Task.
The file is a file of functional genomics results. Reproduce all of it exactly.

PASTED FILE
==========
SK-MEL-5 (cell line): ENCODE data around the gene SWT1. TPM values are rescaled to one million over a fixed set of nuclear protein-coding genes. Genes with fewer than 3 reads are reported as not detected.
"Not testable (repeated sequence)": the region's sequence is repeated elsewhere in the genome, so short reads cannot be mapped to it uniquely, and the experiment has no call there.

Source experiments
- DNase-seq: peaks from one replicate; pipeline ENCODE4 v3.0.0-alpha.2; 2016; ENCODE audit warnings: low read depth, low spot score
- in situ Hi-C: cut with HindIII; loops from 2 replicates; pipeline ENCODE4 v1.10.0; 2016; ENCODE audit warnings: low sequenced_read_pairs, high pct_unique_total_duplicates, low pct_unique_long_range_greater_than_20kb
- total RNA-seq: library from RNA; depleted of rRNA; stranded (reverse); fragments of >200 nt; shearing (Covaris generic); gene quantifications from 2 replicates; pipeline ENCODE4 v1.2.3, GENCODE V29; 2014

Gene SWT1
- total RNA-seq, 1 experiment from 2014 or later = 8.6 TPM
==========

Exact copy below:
SK-MEL-5 (cell line): ENCODE data around the gene SWT1. TPM values are rescaled to one million over a fixed set of nuclear protein-coding genes. Genes with fewer than 3 reads are reported as not detected.
"Not testable (repeated sequence)": the region's sequence is repeated elsewhere in the genome, so short reads cannot be mapped to it uniquely, and the experiment has no call there.

Source experiments
- DNase-seq: peaks from one replicate; pipeline ENCODE4 v3.0.0-alpha.2; 2016; ENCODE audit warnings: low read depth, low spot score
- in situ Hi-C: cut with HindIII; loops from 2 replicates; pipeline ENCODE4 v1.10.0; 2016; ENCODE audit warnings: low sequenced_read_pairs, high pct_unique_total_duplicates, low pct_unique_long_range_greater_than_20kb
- total RNA-seq: library from RNA; depleted of rRNA; stranded (reverse); fragments of >200 nt; shearing (Covaris generic); gene quantifications from 2 replicates; pipeline ENCODE4 v1.2.3, GENCODE V29; 2014

Gene SWT1
- total RNA-seq, 1 experiment from 2014 or later = 8.6 TPM